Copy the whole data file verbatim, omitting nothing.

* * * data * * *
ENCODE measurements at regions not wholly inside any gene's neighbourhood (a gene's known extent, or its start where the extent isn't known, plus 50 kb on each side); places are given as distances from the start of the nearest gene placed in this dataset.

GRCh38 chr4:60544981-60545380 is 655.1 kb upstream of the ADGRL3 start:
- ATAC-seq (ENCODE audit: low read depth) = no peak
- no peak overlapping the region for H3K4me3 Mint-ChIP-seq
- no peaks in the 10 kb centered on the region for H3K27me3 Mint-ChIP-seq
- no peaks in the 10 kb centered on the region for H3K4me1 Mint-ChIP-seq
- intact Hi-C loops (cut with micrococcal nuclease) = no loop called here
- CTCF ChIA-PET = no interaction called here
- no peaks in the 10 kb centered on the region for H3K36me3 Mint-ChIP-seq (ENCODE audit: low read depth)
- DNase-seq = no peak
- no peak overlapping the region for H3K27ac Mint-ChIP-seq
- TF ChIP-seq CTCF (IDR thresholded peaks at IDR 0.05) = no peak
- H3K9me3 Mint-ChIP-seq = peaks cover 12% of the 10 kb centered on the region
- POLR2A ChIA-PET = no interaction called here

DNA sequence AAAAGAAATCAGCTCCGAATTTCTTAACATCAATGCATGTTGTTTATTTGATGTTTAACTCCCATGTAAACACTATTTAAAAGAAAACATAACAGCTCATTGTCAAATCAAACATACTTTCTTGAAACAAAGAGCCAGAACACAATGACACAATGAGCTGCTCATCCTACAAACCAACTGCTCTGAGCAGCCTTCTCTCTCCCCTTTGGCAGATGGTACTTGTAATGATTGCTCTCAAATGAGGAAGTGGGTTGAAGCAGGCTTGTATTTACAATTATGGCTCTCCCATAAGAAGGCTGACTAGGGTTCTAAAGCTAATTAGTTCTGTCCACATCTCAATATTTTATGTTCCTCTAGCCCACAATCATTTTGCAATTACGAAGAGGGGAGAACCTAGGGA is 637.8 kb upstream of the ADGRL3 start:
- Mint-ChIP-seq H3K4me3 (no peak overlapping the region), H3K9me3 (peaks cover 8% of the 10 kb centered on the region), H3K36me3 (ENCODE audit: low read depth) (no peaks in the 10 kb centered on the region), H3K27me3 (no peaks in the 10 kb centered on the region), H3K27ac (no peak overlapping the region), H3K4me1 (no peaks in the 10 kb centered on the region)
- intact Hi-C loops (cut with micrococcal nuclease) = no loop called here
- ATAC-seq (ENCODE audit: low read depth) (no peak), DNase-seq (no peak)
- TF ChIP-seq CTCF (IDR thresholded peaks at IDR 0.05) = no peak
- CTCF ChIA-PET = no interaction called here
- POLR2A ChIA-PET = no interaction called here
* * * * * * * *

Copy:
ENCODE measurements at regions not wholly inside any gene's neighbourhood (a gene's known extent, or its start where the extent isn't known, plus 50 kb on each side); places are given as distances from the start of the nearest gene placed in this dataset.

GRCh38 chr4:60544981-60545380 is 655.1 kb upstream of the ADGRL3 start:
- ATAC-seq (ENCODE audit: low read depth) = no peak
- no peak overlapping the region for H3K4me3 Mint-ChIP-seq
- no peaks in the 10 kb centered on the region for H3K27me3 Mint-ChIP-seq
- no peaks in the 10 kb centered on the region for H3K4me1 Mint-ChIP-seq
- intact Hi-C loops (cut with micrococcal nuclease) = no loop called here
- CTCF ChIA-PET = no interaction called here
- no peaks in the 10 kb centered on the region for H3K36me3 Mint-ChIP-seq (ENCODE audit: low read depth)
- DNase-seq = no peak
- no peak overlapping the region for H3K27ac Mint-ChIP-seq
- TF ChIP-seq CTCF (IDR thresholded peaks at IDR 0.05) = no peak
- H3K9me3 Mint-ChIP-seq = peaks cover 12% of the 10 kb centered on the region
- POLR2A ChIA-PET = no interaction called here

DNA sequence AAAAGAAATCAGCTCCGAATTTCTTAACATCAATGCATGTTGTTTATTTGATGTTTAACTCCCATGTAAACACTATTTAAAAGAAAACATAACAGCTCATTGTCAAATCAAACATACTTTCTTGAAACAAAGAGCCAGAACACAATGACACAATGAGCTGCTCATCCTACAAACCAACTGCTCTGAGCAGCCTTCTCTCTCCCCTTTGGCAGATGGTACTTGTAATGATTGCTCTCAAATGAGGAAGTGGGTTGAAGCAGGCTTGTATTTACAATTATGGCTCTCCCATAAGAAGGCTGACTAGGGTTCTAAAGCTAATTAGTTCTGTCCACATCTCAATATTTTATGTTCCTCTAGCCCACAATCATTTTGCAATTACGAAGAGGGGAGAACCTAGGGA is 637.8 kb upstream of the ADGRL3 start:
- Mint-ChIP-seq H3K4me3 (no peak overlapping the region), H3K9me3 (peaks cover 8% of the 10 kb centered on the region), H3K36me3 (ENCODE audit: low read depth) (no peaks in the 10 kb centered on the region), H3K27me3 (no peaks in the 10 kb centered on the region), H3K27ac (no peak overlapping the region), H3K4me1 (no peaks in the 10 kb centered on the region)
- intact Hi-C loops (cut with micrococcal nuclease) = no loop called here
- ATAC-seq (ENCODE audit: low read depth) (no peak), DNase-seq (no peak)
- TF ChIP-seq CTCF (IDR thresholded peaks at IDR 0.05) = no peak
- CTCF ChIA-PET = no interaction called here
- POLR2A ChIA-PET = no interaction called here